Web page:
Gadolinium-induced nephrogenic systemic fibrosis: the rise and fall of an iatrogenic disease.

Bennett, C.L; Qureshi SNMXTZP; AO;. "Gadolinium-induced nephrogenic systemic fibrosis: the rise and fall of an iatrogenic disease.". 2012.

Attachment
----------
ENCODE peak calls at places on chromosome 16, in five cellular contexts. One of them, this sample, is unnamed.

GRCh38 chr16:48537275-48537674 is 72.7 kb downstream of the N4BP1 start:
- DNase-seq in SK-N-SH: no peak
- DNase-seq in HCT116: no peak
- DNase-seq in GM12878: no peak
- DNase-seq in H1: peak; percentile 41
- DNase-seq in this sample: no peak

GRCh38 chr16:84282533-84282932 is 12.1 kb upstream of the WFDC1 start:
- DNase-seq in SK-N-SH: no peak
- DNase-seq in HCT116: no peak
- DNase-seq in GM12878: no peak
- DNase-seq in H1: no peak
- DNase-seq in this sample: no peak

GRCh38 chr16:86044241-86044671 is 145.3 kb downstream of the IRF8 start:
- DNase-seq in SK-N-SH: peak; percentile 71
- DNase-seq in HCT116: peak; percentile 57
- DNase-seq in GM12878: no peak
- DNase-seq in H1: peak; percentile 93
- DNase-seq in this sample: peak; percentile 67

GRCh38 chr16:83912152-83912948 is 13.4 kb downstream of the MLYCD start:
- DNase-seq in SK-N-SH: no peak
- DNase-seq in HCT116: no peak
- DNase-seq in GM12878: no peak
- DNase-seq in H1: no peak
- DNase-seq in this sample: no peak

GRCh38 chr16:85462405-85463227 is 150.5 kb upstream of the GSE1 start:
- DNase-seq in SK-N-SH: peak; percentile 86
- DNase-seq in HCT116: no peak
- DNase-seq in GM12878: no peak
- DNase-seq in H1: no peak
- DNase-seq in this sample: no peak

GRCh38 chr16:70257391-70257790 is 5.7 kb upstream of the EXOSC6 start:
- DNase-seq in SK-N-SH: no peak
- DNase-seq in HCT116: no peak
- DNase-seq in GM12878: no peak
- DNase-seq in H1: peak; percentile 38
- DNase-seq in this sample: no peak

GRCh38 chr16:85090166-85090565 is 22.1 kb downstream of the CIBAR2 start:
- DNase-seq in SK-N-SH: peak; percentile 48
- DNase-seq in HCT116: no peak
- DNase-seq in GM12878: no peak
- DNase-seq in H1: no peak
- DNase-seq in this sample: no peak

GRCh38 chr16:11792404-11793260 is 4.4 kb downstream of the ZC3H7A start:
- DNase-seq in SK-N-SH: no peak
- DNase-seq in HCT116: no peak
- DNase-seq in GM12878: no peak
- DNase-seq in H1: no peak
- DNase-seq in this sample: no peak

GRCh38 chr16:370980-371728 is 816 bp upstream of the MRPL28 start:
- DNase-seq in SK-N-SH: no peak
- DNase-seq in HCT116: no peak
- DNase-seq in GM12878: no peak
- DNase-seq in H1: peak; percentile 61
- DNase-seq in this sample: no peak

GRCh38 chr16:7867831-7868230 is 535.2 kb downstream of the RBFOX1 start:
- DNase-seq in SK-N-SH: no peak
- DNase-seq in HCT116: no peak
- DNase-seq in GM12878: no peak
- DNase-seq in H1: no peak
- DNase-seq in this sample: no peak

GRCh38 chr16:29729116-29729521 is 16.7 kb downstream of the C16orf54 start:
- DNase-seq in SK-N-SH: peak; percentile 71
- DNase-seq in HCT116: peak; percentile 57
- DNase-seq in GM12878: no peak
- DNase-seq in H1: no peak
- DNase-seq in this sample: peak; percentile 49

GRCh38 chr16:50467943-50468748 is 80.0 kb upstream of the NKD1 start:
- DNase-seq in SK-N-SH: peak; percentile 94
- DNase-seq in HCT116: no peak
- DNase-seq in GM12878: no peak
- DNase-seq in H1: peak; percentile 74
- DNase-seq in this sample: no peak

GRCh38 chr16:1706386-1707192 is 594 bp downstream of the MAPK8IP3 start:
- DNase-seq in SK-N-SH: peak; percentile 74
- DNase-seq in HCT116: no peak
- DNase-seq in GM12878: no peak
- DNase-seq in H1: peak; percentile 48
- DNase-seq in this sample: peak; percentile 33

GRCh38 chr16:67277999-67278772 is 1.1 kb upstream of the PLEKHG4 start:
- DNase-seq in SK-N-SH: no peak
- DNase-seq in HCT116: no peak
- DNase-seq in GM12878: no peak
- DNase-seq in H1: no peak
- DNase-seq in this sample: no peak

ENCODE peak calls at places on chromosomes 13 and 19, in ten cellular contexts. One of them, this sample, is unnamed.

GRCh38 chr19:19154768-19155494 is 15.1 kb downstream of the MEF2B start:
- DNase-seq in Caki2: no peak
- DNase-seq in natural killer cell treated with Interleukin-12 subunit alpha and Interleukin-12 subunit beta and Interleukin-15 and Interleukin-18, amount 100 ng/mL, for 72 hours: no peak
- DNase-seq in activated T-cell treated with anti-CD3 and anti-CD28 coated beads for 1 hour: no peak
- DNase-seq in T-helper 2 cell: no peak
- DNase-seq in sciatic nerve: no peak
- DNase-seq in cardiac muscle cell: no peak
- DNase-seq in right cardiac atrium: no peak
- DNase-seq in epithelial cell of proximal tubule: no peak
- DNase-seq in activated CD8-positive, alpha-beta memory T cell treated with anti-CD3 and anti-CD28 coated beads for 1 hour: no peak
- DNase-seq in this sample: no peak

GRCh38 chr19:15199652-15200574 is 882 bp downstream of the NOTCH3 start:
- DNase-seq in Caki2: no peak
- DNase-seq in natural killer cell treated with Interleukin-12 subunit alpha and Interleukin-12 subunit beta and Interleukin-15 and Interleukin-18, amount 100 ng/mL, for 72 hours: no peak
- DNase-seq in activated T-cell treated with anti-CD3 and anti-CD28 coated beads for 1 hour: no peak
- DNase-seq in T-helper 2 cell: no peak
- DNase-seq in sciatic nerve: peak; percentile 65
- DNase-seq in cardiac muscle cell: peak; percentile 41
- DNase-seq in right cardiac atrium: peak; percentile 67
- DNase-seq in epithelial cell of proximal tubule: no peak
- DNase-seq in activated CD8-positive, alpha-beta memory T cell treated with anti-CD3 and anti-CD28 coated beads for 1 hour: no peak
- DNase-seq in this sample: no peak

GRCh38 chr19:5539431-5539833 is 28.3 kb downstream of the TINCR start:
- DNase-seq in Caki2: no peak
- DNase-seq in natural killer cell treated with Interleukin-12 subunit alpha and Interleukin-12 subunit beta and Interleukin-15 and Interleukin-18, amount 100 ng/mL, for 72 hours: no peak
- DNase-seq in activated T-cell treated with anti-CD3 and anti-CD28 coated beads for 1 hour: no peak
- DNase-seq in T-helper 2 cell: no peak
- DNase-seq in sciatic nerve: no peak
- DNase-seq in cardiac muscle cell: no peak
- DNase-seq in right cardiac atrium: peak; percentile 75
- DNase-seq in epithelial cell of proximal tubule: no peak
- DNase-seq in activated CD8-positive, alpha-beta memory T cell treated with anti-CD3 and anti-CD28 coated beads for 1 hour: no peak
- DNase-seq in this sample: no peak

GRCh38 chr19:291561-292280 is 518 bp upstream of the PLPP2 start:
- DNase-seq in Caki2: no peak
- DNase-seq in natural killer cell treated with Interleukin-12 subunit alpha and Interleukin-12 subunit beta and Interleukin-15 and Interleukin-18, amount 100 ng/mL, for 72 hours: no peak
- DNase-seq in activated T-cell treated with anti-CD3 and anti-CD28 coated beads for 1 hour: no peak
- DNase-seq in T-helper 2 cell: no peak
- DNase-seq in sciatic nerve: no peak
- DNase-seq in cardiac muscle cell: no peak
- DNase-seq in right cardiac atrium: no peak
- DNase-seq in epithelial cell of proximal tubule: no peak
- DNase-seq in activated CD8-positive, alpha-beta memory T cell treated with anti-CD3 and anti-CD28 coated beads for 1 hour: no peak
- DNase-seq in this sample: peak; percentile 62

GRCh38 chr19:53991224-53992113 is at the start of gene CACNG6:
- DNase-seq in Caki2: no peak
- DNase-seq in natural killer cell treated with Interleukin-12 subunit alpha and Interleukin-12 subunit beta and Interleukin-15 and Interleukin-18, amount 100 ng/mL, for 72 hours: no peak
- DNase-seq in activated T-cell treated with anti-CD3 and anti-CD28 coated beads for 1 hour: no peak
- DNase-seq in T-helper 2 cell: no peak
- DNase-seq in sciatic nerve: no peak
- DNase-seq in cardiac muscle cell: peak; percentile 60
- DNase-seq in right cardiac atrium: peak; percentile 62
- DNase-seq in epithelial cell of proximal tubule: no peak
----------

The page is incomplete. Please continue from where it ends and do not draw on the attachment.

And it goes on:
In 2006, nephrologists in Denmark unexpectedly identified chronic kidney disease (CKD) patients with a new syndrome, nephrogenic systemic fibrosis (NSF). Subsequently, 1603 NSF patients were reported to the Food and Drug Administration. Sixty hospitals in the USA account for 93% of these cases, and two hospitals in Denmark account for 4% of these reports. We review Denmark's identification and subsequent rapid eradication of NSF. METHODS.: NSF reports from clinicians, the Danish Medicines Agency (DMA) and gadolinium-based contrast agents (GBCAs) manufacturers were reviewed (2002-11). RESULTS.: In 1994, the DMA approved a non-ionic linear GBCA, gadodiamide (0.1 mmol/kg), for magnetic resonance imagings (MRIs), with a renal insufficiency contraindication. In 1996, 0.3 mmol/kg dosing received DMA approval. In 1998, the DMA removed renal contraindications. In 1997 and 2002, radiologists at Skejby Hospital and Herlev Hospital, respectively, began performing gadodiamide-enhanced magnetic resonance angiography scans (0.3 mmol/kg) of CKD patients. In 2005, Herlev clinicians requested assistance in evaluating etiological causes of NSF occurring among 10 CKD patients who had developed NSF. This investigation, focusing on infectious agents, was inconclusive. In 2006, Herlev clinicians reported that of 108 CKD patients who had received gadodiamide-enhanced MRI, 20 had developed probable NSF. Herlev radiologists voluntarily discontinued administering gadodiamide to all patients and no new NSF cases at Herlev Hospital developed subsequently. After meeting with Herlev radiologists, Skejby radiologists also discontinued administering gadodiamide to all patients. In 2007, the European Medicines Agency and the DMA contraindicated gadodiamide administration to CKD patients. In 2008, in response to these advisories, radiologists at the other 36 Danish hospitals discontinued administering gadodiamide to all patients, following on practices adopted at Skejby and Herlev Hospitals. In 2009, clinicians at Skejby Hospital reported that a look-back survey identified 33 CKD patients with NSF developing after undergoing GBCA-enhanced MRIs between 1999 and 2007. In 2010, an independent review, commissioned by the Minister of Health, concluded that the DMA had erred in rescinding gadodiamide's renal insufficiency contraindication in 1998 and that this error was a key factor in the development of NSF in Denmark. In 2011, three NSF cases associated with macrocyclic GBCA-associated NSF and three NSF patients with Stages 3 and 4 CKD disease from Skejby Hospital were reported. CONCLUSION.: A confluence of factors led to the development and eradication of NSF in Denmark.

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